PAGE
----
Business Workshop Report 3 
- Evertaut

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BUSINESS WORKSHOP REPORT

FURNITURE PRODUCTS

British Plastics Federation

 

THE BUSINESS WORKSHOPS

The Business Workshops are supported by the DTI as part of the Partnership in Plastics (PIP) Programme. The Programme is designed to improve the competitiveness of the UK plastics processing industry by building links between major customers and small to medium enterprises (SMEs). The focus of the Business Workshops is on informing the SMEs of the changing needs of major customers and the means of meeting these needs.


INTERNATIONAL MARKETS

The UK furniture industry produces products ranging from domestic to industrial/commercial furniture and uses a wide range of plastic parts in these. Plastics used in furniture products must not only add to the style and look of the product but also have a functional role to play in the product.

Some customers, such as Evertaut, purchase up to 85% of their plastics requirements from outside the UK. The customers want to purchase in the UK but only do this when the UK industry matches their needs and the benefits already on offer from foreign suppliers.

The differences between this market and many others became obvious during the Workshop. For instance, the industry tends to use available “standard products” and to concentrate on “functionality”.

CUSTOMER IMPROVEMENTS

Evertaut is a trade name of Idem Furniture Ltd. who produce furniture ranging from polyethylene bucket chairs to high quality desking solutions (under the Hillé brand name).

Management changes gave Evertaut a unique opportunity to both assess and improve their operations. Upper management was reduced and middle managers were empowered to create change and reduce costs. In purchasing and stock control the focus was on reducing the purchasing and stock costs. Typical actions were:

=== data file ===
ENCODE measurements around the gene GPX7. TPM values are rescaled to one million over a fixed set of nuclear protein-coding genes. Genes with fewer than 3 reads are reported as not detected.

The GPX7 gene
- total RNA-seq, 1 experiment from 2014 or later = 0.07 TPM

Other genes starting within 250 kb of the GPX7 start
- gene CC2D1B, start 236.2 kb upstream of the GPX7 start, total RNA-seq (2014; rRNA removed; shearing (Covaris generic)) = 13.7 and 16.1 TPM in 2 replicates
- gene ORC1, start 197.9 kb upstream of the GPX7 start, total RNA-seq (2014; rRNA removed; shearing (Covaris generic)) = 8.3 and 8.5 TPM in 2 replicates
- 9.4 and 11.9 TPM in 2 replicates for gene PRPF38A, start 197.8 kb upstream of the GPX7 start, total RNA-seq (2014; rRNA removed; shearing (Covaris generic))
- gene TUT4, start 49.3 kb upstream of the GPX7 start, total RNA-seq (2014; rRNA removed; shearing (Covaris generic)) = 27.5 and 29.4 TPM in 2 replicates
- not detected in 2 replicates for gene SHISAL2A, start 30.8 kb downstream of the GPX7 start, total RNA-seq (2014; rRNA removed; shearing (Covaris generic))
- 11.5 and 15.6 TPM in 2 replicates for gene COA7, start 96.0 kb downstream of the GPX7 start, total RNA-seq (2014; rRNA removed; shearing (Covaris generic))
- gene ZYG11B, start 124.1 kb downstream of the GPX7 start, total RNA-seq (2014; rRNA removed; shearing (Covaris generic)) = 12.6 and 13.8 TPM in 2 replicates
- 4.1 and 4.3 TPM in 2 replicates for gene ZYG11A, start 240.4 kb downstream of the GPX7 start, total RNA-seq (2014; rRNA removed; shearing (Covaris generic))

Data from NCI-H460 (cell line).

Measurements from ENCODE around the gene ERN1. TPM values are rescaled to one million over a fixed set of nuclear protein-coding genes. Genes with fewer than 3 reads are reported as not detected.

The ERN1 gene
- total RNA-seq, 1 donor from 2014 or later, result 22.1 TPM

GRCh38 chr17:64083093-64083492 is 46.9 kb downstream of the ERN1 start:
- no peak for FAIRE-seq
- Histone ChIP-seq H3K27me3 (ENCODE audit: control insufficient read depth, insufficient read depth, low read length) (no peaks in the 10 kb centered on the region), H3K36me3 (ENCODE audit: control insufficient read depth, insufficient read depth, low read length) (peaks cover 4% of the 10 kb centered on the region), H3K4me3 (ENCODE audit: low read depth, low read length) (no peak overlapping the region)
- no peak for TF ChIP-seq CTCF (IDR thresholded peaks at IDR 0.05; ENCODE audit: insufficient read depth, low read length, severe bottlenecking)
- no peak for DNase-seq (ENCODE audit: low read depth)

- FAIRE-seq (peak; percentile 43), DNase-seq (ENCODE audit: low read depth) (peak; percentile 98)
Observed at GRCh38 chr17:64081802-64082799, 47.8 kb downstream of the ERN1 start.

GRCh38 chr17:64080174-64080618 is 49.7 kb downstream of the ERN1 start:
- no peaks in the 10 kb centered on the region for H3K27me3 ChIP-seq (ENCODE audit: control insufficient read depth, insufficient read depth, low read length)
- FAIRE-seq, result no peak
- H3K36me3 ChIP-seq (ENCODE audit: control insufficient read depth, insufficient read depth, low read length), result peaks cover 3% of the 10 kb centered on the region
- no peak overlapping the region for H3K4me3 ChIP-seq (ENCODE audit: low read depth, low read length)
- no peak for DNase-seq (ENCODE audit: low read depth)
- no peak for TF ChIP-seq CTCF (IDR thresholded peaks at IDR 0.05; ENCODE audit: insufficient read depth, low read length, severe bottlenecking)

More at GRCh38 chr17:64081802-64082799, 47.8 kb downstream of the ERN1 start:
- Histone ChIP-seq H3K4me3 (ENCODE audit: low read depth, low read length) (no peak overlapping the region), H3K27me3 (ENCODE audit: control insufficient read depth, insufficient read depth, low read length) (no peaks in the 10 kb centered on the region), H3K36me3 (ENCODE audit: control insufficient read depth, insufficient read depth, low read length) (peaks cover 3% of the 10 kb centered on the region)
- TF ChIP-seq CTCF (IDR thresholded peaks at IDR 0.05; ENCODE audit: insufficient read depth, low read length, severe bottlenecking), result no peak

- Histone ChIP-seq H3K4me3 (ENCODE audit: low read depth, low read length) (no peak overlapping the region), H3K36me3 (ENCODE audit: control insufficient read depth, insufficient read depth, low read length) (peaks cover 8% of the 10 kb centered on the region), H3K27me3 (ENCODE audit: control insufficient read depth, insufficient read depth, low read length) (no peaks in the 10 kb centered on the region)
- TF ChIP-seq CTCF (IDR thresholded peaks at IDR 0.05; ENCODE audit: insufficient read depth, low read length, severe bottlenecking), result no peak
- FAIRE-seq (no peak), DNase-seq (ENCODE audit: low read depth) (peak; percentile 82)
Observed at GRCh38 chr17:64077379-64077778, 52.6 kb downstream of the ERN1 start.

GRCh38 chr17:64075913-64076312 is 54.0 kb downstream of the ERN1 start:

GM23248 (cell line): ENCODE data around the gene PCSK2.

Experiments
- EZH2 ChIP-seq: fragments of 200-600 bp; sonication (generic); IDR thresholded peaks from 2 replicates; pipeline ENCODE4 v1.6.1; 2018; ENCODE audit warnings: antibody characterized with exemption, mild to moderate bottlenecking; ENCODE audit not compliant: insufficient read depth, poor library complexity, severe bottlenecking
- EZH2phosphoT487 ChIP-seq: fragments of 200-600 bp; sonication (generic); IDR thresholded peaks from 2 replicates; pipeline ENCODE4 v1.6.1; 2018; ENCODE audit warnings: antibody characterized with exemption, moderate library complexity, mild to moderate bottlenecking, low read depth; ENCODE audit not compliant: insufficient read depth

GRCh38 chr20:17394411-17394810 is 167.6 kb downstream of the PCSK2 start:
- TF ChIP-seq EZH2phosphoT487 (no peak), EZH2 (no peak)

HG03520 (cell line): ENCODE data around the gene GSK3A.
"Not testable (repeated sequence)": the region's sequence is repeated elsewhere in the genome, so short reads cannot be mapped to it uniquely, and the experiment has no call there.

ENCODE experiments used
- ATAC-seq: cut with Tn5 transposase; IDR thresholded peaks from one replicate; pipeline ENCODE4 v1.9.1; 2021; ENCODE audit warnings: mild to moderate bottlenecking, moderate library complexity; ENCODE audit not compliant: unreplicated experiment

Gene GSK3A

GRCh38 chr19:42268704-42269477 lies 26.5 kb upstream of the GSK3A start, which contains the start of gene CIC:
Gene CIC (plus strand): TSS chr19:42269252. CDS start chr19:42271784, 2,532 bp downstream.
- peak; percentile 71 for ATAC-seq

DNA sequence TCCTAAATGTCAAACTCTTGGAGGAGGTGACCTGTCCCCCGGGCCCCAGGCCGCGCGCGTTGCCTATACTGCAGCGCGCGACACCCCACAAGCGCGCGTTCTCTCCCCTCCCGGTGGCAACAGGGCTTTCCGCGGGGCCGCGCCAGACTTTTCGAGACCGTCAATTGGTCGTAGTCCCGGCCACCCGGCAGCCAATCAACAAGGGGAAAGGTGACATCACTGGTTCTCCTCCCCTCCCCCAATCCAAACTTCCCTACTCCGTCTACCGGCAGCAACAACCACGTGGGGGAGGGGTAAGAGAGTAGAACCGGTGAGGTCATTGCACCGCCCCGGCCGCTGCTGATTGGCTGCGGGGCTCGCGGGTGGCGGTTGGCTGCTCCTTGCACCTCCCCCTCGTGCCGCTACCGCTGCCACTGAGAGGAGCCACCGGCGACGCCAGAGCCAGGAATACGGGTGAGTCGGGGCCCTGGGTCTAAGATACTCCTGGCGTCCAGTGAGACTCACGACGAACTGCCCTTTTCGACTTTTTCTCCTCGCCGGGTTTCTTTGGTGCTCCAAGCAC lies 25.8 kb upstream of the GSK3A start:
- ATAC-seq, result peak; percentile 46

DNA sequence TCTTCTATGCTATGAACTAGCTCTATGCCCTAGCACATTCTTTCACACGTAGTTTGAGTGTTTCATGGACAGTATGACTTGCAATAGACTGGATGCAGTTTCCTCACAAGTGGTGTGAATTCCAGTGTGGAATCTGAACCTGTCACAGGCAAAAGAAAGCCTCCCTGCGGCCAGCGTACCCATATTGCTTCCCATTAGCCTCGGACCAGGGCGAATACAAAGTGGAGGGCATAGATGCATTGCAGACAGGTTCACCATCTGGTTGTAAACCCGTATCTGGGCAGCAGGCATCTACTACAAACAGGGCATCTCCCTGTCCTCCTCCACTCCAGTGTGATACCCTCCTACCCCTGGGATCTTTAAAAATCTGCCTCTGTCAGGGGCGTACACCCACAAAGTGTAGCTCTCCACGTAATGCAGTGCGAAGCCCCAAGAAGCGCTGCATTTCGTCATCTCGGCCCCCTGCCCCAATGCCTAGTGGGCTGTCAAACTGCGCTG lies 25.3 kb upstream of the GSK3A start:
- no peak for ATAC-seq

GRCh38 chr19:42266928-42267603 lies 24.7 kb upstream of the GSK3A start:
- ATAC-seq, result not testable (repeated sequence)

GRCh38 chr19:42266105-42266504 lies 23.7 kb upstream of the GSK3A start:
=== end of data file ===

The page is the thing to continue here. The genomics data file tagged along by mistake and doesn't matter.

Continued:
• The supplier base was examined to find "preferred partners". The supplier base was then reduced by 75%.
  • Stock levels were reduced (from £2 million to 1 weeks production) by working with the suppliers and by encouraging delivery direct to the shop floor. Reduced stock levels made stock control and parts location easier, gave clarity of work flow, reduced the time for a stock-take to 2 days, and gave better production control. The ultimate result was a 90% reduction in delivery time from over 8 weeks to 5 days.
  • Suppliers were provided with a broad requirements forecast and a detailed block order for shop floor delivery.
  • Suppliers were encouraged to add value by completing a sub-assembly (i.e. a complete chair base), rather than simply providing a component.
  • Suppliers were encouraged to achieve ISO 9002 certification and 100% of major suppliers now have ISO 9002.
  • Suppliers were required to produce a functional guarantee but otherwise had relative freedom in design and materials selection.

Evertaut have improved their operations considerably by working closely with their foreign suppliers. Unless prospective UK suppliers can offer new products and substantial benefits then it is unlikely that they will be considered.

THE SUPPLY CHAIN - A NEW SERVICE MODEL

During the Workshop, a gap between the customer and the suppliers was apparent. The two groups are operating on different models of the supply chain and points of contact are few. The customer is using a new "service and solutions" model while the suppliers are still worrying about materials prices, "efficiency", tooling costs and other technical issues.

The industry model

The prevalent industry model is really about renting time on machines and purchasing machine capacity. The supplier is generally more concerned with keeping the machines opening and closing than with providing true solutions to the customer. Some suppliers claim to be "market led" but this is reactive rather than leading the market.

This model avoids almost all market risk to the supplier and transfers it to the customer. The customer is often expected to sign off the product design before tool-making begins, the tooling is made to the customer’s order and the customer pays for it, product is made to order and stock is rarely held.

This model also does not generally encourage adding value to the product or sub-assembly manufacture but sees these operations as simply necessary to get the particular job, rather than as an essential part of the solutions business.

The traditional model is one of a manufacturing operation that provides a conversion service. What about teaching elephants to dance and creating service companies who also manufacture?